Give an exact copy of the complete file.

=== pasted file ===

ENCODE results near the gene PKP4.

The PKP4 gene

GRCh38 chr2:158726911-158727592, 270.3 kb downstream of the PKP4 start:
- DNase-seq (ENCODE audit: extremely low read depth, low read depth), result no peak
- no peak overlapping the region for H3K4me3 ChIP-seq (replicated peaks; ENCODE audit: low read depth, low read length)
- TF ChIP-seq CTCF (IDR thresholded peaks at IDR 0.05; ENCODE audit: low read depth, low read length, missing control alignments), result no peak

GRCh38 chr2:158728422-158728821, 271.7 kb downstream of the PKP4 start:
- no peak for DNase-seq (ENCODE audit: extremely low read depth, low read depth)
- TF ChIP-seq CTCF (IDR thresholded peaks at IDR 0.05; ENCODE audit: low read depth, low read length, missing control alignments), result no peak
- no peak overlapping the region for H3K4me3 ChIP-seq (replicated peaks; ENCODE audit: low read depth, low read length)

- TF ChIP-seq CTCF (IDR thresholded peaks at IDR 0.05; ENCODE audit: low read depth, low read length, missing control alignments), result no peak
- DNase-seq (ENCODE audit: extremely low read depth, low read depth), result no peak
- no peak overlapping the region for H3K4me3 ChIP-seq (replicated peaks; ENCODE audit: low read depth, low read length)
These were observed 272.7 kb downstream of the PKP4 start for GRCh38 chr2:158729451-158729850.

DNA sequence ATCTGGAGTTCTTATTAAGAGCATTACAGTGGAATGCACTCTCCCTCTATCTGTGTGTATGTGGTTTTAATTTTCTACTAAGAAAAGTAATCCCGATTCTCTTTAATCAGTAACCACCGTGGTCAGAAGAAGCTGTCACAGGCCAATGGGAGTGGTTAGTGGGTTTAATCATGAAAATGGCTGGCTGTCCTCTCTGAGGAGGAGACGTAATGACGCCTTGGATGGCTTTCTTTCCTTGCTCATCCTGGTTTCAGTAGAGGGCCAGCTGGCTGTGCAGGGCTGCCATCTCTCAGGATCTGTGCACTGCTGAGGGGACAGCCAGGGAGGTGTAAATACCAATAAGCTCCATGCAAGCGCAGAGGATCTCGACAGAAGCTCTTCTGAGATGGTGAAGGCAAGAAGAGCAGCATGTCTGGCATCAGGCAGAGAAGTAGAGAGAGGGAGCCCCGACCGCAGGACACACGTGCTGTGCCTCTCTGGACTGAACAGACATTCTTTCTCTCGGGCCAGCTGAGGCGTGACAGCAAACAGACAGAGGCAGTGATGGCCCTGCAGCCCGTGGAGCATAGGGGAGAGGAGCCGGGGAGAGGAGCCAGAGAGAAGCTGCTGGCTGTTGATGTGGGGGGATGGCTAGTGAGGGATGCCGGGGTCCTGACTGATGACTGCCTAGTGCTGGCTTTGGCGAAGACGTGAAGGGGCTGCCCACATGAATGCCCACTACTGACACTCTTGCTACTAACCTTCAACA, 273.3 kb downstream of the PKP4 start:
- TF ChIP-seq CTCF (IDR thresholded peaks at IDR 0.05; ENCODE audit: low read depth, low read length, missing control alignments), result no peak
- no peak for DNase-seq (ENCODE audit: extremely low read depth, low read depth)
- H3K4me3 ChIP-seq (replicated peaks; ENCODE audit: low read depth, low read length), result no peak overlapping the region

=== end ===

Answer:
ENCODE results near the gene PKP4.

The PKP4 gene

GRCh38 chr2:158726911-158727592, 270.3 kb downstream of the PKP4 start:
- DNase-seq (ENCODE audit: extremely low read depth, low read depth), result no peak
- no peak overlapping the region for H3K4me3 ChIP-seq (replicated peaks; ENCODE audit: low read depth, low read length)
- TF ChIP-seq CTCF (IDR thresholded peaks at IDR 0.05; ENCODE audit: low read depth, low read length, missing control alignments), result no peak

GRCh38 chr2:158728422-158728821, 271.7 kb downstream of the PKP4 start:
- no peak for DNase-seq (ENCODE audit: extremely low read depth, low read depth)
- TF ChIP-seq CTCF (IDR thresholded peaks at IDR 0.05; ENCODE audit: low read depth, low read length, missing control alignments), result no peak
- no peak overlapping the region for H3K4me3 ChIP-seq (replicated peaks; ENCODE audit: low read depth, low read length)

- TF ChIP-seq CTCF (IDR thresholded peaks at IDR 0.05; ENCODE audit: low read depth, low read length, missing control alignments), result no peak
- DNase-seq (ENCODE audit: extremely low read depth, low read depth), result no peak
- no peak overlapping the region for H3K4me3 ChIP-seq (replicated peaks; ENCODE audit: low read depth, low read length)
These were observed 272.7 kb downstream of the PKP4 start for GRCh38 chr2:158729451-158729850.

DNA sequence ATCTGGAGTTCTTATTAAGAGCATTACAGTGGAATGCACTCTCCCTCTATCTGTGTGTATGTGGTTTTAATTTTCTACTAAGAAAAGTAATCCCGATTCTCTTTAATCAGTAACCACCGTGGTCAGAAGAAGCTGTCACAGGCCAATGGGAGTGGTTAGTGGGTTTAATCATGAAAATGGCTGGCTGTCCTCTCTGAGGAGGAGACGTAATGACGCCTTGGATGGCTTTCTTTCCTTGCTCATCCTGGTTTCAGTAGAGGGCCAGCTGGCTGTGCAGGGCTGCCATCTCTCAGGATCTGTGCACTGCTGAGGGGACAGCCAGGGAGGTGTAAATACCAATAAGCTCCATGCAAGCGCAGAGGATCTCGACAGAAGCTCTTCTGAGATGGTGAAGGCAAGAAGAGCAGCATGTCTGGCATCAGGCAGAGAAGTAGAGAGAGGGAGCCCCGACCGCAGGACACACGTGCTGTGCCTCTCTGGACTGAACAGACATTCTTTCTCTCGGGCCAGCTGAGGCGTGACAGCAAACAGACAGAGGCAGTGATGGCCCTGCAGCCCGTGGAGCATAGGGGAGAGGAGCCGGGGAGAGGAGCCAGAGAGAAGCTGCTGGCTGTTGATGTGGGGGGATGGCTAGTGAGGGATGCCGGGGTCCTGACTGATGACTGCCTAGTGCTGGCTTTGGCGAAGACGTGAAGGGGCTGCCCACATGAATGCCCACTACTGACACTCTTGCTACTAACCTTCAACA, 273.3 kb downstream of the PKP4 start:
- TF ChIP-seq CTCF (IDR thresholded peaks at IDR 0.05; ENCODE audit: low read depth, low read length, missing control alignments), result no peak
- no peak for DNase-seq (ENCODE audit: extremely low read depth, low read depth)
- H3K4me3 ChIP-seq (replicated peaks; ENCODE audit: low read depth, low read length), result no peak overlapping the region